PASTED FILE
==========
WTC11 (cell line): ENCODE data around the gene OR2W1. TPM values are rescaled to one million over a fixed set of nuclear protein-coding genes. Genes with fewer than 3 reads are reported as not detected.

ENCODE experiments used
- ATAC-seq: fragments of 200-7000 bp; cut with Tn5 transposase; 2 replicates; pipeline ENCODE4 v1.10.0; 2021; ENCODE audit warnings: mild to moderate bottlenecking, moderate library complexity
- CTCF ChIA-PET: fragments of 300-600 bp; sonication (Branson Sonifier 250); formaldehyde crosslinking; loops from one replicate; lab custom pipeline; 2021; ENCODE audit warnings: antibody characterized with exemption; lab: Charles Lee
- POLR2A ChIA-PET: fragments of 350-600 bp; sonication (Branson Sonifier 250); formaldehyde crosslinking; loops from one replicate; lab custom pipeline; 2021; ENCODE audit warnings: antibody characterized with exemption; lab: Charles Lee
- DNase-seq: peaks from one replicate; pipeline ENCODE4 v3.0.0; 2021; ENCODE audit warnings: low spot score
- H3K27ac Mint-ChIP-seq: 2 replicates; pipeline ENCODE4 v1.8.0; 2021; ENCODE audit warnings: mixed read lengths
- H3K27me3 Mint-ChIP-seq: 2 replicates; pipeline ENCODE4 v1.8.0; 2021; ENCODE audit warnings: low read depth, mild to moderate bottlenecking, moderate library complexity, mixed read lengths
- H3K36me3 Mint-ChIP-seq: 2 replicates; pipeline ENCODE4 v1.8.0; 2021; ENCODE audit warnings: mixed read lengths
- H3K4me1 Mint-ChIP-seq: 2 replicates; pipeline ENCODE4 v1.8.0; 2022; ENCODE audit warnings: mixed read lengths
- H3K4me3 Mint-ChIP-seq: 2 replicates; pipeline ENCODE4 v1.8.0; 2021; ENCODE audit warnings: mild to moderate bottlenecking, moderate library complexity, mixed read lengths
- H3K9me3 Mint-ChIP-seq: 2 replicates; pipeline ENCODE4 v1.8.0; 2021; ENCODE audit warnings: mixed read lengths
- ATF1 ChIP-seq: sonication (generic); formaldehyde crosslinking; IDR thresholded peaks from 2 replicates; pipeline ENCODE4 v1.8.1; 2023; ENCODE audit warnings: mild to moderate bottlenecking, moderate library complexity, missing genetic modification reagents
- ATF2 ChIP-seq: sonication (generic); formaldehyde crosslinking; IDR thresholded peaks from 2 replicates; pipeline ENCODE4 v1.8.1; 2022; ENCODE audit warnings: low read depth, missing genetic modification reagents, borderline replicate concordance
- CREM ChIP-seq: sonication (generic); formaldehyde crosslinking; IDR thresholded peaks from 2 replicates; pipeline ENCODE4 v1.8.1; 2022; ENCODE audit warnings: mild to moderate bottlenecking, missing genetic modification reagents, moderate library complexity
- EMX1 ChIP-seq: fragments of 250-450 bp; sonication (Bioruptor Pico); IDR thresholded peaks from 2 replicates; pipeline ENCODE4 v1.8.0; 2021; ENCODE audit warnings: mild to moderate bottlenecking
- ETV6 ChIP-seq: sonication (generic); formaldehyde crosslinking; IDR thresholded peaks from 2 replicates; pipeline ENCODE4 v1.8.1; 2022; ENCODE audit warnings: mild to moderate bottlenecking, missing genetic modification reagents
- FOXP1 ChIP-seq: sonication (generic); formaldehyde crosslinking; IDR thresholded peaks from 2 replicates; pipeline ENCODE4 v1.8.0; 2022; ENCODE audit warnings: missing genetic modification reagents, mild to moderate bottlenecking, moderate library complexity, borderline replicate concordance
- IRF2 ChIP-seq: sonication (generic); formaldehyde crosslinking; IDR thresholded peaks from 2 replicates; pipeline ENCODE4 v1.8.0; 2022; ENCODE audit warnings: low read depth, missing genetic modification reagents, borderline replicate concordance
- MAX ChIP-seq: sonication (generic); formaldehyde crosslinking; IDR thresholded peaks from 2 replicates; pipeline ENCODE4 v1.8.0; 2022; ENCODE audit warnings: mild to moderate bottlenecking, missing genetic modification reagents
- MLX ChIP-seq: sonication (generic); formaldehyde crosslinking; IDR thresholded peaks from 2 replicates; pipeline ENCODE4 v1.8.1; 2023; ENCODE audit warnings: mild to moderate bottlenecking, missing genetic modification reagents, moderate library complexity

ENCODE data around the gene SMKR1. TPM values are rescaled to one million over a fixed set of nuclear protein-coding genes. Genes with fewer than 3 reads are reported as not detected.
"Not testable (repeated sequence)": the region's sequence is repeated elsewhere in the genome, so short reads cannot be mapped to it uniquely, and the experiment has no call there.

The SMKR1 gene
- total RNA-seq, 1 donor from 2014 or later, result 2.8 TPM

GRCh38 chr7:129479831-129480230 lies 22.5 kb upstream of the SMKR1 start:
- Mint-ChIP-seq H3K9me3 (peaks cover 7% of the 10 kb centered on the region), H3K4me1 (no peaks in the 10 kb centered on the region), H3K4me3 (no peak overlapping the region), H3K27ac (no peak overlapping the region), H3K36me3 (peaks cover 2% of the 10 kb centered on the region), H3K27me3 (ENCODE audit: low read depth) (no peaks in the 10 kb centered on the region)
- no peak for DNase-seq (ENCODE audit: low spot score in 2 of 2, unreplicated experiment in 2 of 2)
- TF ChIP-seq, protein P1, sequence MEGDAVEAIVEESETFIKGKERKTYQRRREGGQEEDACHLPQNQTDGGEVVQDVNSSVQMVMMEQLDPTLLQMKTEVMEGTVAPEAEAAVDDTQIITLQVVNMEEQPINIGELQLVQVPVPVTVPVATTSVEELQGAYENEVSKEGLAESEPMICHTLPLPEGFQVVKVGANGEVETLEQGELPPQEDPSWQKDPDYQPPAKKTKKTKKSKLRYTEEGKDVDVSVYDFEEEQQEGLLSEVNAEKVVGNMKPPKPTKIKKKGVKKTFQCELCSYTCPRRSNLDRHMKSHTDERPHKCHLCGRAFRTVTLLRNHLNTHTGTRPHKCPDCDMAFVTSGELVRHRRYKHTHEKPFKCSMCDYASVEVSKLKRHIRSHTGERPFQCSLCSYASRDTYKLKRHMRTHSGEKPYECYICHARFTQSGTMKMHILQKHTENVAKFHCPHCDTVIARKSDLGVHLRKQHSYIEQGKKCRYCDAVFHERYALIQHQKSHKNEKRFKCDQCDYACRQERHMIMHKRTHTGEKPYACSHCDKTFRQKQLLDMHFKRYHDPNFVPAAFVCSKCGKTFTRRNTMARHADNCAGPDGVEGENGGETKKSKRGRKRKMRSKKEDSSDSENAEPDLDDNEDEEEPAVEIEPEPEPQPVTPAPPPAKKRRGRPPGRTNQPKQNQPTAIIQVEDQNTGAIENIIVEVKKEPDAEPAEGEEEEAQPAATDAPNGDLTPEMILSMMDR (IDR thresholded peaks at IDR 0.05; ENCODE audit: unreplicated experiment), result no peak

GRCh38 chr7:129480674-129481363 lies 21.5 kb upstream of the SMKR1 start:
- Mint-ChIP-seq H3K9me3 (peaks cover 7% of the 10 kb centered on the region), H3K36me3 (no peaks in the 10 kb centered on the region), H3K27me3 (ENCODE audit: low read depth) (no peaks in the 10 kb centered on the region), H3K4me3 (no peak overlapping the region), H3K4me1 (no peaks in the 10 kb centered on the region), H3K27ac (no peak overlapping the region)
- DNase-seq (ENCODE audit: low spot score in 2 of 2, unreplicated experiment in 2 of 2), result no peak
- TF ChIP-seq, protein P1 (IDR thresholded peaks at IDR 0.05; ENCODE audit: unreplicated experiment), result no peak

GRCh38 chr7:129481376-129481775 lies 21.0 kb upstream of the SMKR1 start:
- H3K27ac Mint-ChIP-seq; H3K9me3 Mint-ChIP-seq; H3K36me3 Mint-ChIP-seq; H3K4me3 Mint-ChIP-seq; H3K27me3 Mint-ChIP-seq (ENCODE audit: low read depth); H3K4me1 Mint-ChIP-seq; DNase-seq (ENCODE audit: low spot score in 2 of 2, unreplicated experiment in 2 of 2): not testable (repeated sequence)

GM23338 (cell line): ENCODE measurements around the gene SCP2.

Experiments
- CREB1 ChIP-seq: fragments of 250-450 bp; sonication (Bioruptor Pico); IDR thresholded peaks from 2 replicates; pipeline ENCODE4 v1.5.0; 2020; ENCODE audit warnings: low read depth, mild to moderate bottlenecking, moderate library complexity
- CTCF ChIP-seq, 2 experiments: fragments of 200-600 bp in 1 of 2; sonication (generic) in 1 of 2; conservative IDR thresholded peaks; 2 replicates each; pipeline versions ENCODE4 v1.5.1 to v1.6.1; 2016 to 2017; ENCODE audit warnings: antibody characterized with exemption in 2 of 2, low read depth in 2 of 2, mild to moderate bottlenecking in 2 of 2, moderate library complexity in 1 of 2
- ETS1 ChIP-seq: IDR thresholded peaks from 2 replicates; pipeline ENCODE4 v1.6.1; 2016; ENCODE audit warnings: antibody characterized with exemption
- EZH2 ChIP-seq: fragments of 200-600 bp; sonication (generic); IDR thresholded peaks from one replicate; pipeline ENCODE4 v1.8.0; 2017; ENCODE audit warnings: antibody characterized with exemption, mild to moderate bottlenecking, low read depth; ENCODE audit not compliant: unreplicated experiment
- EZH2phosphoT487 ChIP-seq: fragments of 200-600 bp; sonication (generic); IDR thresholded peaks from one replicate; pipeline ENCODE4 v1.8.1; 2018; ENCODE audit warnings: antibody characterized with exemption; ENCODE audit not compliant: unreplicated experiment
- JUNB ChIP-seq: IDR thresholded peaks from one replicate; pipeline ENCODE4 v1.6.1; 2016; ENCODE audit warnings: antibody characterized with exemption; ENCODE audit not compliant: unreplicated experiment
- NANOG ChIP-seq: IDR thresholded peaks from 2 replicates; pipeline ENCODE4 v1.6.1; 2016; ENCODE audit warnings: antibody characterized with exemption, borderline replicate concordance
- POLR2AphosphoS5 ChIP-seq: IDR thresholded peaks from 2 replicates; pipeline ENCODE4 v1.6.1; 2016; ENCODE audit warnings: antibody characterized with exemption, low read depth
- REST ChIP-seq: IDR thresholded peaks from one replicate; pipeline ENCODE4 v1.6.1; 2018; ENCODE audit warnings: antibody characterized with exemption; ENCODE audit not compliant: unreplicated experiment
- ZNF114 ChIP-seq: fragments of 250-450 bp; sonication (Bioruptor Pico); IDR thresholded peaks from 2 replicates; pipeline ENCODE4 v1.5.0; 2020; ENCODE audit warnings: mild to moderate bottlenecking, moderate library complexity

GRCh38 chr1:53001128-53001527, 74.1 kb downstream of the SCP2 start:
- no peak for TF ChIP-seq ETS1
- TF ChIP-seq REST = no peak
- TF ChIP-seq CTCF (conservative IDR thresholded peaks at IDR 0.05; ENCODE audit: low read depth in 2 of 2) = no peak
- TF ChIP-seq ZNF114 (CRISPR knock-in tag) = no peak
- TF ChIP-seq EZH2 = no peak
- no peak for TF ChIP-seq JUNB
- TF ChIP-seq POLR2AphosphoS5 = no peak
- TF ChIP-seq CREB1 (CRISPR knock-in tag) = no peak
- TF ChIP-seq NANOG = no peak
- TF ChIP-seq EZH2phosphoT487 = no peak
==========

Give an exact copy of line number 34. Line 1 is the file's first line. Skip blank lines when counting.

GRCh38 chr7:129481376-129481775 lies 21.0 kb upstream of the SMKR1 start: